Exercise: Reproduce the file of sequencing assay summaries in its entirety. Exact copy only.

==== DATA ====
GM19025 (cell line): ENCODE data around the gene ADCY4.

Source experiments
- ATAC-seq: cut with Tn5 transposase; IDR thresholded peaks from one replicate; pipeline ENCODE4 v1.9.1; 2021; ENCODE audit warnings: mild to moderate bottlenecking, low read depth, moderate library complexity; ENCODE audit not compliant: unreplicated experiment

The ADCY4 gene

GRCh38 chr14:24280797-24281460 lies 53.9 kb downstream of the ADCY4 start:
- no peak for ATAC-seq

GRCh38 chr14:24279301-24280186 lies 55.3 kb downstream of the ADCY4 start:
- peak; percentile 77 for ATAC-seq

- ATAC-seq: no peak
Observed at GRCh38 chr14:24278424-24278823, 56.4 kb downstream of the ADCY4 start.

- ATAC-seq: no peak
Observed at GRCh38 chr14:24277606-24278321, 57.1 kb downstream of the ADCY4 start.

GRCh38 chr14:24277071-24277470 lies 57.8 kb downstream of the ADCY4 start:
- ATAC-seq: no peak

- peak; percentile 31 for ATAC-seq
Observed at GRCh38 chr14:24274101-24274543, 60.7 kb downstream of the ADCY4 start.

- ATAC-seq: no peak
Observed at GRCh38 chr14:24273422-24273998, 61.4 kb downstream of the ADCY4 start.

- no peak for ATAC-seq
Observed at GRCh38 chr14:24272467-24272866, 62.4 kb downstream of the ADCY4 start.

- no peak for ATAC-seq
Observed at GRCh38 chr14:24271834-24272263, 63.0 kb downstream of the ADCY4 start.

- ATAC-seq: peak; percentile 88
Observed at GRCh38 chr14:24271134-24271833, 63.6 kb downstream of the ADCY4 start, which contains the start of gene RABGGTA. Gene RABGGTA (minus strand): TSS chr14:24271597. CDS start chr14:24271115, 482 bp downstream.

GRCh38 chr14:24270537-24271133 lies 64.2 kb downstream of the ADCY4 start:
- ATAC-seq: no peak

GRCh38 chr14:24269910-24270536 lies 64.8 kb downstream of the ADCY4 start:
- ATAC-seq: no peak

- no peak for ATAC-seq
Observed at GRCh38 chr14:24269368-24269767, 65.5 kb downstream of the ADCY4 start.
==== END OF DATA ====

GM19025 (cell line): ENCODE data around the gene ADCY4.

Source experiments
- ATAC-seq: cut with Tn5 transposase; IDR thresholded peaks from one replicate; pipeline ENCODE4 v1.9.1; 2021; ENCODE audit warnings: mild to moderate bottlenecking, low read depth, moderate library complexity; ENCODE audit not compliant: unreplicated experiment

The ADCY4 gene

GRCh38 chr14:24280797-24281460 lies 53.9 kb downstream of the ADCY4 start:
- no peak for ATAC-seq

GRCh38 chr14:24279301-24280186 lies 55.3 kb downstream of the ADCY4 start:
- peak; percentile 77 for ATAC-seq

- ATAC-seq: no peak
Observed at GRCh38 chr14:24278424-24278823, 56.4 kb downstream of the ADCY4 start.

- ATAC-seq: no peak
Observed at GRCh38 chr14:24277606-24278321, 57.1 kb downstream of the ADCY4 start.

GRCh38 chr14:24277071-24277470 lies 57.8 kb downstream of the ADCY4 start:
- ATAC-seq: no peak

- peak; percentile 31 for ATAC-seq
Observed at GRCh38 chr14:24274101-24274543, 60.7 kb downstream of the ADCY4 start.

- ATAC-seq: no peak
Observed at GRCh38 chr14:24273422-24273998, 61.4 kb downstream of the ADCY4 start.

- no peak for ATAC-seq
Observed at GRCh38 chr14:24272467-24272866, 62.4 kb downstream of the ADCY4 start.

- no peak for ATAC-seq
Observed at GRCh38 chr14:24271834-24272263, 63.0 kb downstream of the ADCY4 start.

- ATAC-seq: peak; percentile 88
Observed at GRCh38 chr14:24271134-24271833, 63.6 kb downstream of the ADCY4 start, which contains the start of gene RABGGTA. Gene RABGGTA (minus strand): TSS chr14:24271597. CDS start chr14:24271115, 482 bp downstream.

GRCh38 chr14:24270537-24271133 lies 64.2 kb downstream of the ADCY4 start:
- ATAC-seq: no peak

GRCh38 chr14:24269910-24270536 lies 64.8 kb downstream of the ADCY4 start:
- ATAC-seq: no peak

- no peak for ATAC-seq
Observed at GRCh38 chr14:24269368-24269767, 65.5 kb downstream of the ADCY4 start.